As park and recreation professionals work towards a path to recovery from the coronavirus disease 2019 (COVID-19) pandemic, it is essential to take a thoughtful and methodical approach to reinstating operations that protects public health and safety. This section of the Path to Recovery Framework includes guidance on assessing spaces, facilities and programs to better understand the risk to public health.

With guidance from local park and recreation professionals, leading public health organizations, and other like-minded nongovernmental organizations, NRPA has developed an assessment tool that can be used by local park and recreation professionals to help them better understand the risk of specific park and recreation sites, facilities and programs. Assessing the risk of reopening these spaces, facilities and programs, and easing mitigation measures, requires park and recreation professionals to balance the risk of increased transmission of COVID-19 against the benefits these amenities provide to communities.

The tool guides professionals through key questions that should be answered and plans that should be in place prior to reopening in accordance with public health guidance, while helping professionals identify which spaces, facilities and programs are ready to reopen in a phased approach or which need additional time and preparation prior to reopening.

Download a Printable Version of the Risk Assessment Tool


I. General Assessment of Park and Recreation Spaces and Facilities

The Johns Hopkins Bloomberg School of Public Health Center for Health Security recently released Public Health Principles for a Phased Reopening During COVID-19: Guidance for Governors. The document provides an assessment of the risk of transmission in a variety of organizations and settings, including outdoor spaces, organized sports, community gathering spaces and schools and childcare facilities. Assessments were made across three dimensions – 1) contact intensity, 2) number of contacts, and 3) the degree to which activities are considered to be modifiable through mitigation measures.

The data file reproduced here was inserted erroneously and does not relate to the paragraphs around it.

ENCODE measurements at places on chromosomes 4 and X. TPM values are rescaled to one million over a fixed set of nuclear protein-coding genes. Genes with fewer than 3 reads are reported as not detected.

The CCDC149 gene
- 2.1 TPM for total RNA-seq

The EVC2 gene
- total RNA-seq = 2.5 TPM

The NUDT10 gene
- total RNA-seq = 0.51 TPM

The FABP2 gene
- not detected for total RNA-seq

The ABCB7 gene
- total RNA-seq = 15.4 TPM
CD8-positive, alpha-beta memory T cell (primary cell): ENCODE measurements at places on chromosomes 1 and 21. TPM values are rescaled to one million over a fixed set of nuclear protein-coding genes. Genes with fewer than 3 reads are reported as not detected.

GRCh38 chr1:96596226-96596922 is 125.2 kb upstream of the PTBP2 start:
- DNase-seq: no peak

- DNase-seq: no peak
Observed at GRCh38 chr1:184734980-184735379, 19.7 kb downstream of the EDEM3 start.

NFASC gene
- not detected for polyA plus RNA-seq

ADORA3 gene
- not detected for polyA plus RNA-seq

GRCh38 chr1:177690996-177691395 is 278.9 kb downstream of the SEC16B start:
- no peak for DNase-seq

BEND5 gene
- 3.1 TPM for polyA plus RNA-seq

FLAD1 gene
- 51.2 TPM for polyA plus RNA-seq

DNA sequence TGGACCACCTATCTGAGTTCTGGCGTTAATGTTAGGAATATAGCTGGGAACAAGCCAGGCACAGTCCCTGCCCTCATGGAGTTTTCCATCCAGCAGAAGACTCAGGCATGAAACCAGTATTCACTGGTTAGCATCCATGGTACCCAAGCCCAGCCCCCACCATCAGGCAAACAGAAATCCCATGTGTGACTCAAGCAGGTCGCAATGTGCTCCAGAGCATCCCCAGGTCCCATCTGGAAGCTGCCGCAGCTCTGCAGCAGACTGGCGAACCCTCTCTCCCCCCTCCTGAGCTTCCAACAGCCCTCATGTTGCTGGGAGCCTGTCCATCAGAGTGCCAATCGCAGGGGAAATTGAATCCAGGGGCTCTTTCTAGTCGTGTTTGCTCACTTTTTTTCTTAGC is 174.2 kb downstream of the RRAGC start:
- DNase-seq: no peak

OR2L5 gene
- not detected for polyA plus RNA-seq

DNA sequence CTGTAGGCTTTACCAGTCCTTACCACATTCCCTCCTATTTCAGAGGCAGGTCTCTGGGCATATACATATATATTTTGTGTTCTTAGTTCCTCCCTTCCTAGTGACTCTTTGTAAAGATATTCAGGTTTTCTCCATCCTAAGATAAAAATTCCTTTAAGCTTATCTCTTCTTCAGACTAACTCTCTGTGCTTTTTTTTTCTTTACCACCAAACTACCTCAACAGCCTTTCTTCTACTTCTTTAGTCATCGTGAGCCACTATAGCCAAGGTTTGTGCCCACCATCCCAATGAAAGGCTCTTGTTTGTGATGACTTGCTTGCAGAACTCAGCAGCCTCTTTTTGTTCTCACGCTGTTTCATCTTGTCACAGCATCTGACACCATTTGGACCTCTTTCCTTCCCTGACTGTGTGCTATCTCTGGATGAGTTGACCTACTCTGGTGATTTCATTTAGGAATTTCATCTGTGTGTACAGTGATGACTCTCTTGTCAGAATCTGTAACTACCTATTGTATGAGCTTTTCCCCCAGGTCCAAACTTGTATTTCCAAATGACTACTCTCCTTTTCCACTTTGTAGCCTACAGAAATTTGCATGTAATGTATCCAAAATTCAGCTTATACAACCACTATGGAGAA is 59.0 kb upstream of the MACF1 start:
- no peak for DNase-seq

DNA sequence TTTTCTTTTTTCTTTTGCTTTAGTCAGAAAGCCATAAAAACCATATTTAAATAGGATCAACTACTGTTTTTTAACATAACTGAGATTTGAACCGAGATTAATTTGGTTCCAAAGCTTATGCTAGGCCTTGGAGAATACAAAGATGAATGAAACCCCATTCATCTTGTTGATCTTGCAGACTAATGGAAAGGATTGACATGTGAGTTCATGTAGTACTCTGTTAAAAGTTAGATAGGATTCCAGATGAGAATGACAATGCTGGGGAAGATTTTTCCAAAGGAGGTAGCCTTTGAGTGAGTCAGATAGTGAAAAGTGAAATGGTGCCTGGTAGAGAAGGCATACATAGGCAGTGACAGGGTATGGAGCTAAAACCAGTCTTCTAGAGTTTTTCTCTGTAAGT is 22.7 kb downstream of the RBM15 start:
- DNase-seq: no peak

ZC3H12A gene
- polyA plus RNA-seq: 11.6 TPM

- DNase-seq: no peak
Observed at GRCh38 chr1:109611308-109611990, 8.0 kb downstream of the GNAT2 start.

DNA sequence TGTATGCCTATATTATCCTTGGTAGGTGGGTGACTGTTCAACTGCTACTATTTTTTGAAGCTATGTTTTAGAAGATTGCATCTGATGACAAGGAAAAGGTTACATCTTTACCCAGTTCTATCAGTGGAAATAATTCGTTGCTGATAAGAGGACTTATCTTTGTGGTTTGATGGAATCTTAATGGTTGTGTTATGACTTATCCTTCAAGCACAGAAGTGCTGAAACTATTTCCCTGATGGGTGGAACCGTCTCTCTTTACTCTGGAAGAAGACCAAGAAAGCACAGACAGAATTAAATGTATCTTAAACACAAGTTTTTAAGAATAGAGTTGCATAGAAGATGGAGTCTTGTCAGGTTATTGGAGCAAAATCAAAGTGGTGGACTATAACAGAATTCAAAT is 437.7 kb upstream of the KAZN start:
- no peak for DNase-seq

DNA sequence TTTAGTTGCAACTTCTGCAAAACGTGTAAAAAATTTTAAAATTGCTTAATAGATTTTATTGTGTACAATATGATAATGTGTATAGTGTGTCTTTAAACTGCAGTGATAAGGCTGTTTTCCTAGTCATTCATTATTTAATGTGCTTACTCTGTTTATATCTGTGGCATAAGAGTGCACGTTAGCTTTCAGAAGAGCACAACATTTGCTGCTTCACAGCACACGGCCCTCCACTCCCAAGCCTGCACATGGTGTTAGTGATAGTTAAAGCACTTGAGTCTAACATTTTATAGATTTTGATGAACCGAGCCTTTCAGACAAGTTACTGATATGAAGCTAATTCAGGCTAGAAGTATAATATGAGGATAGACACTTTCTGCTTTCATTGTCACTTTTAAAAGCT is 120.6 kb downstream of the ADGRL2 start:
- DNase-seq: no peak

• Contact intensity was rated as low, medium or high, taking into account close contact vs. distant contact and duration of contact. For example, low contact intensity activities are brief and fairly distant, like walking past someone on a trail. High contact intensity involves prolonged close contact, like sharing a dorm room.
  • Number of contacts were rated as low, medium or high, defined by the approximate number of people in the setting at the same time.
  • Modification potential is defined as a qualitative assessment of the degree to which activities can be modified to reduce risk. In this case, high modification potential is better. For example, a high modification potential allows for substantial changes to the space or activity to limit contact. This may include implementing physical distancing measures, creating physical barriers between people, using technology to facilitate communication, or having people wear PPE.  A low modification potential may only allow for one or two of these measures.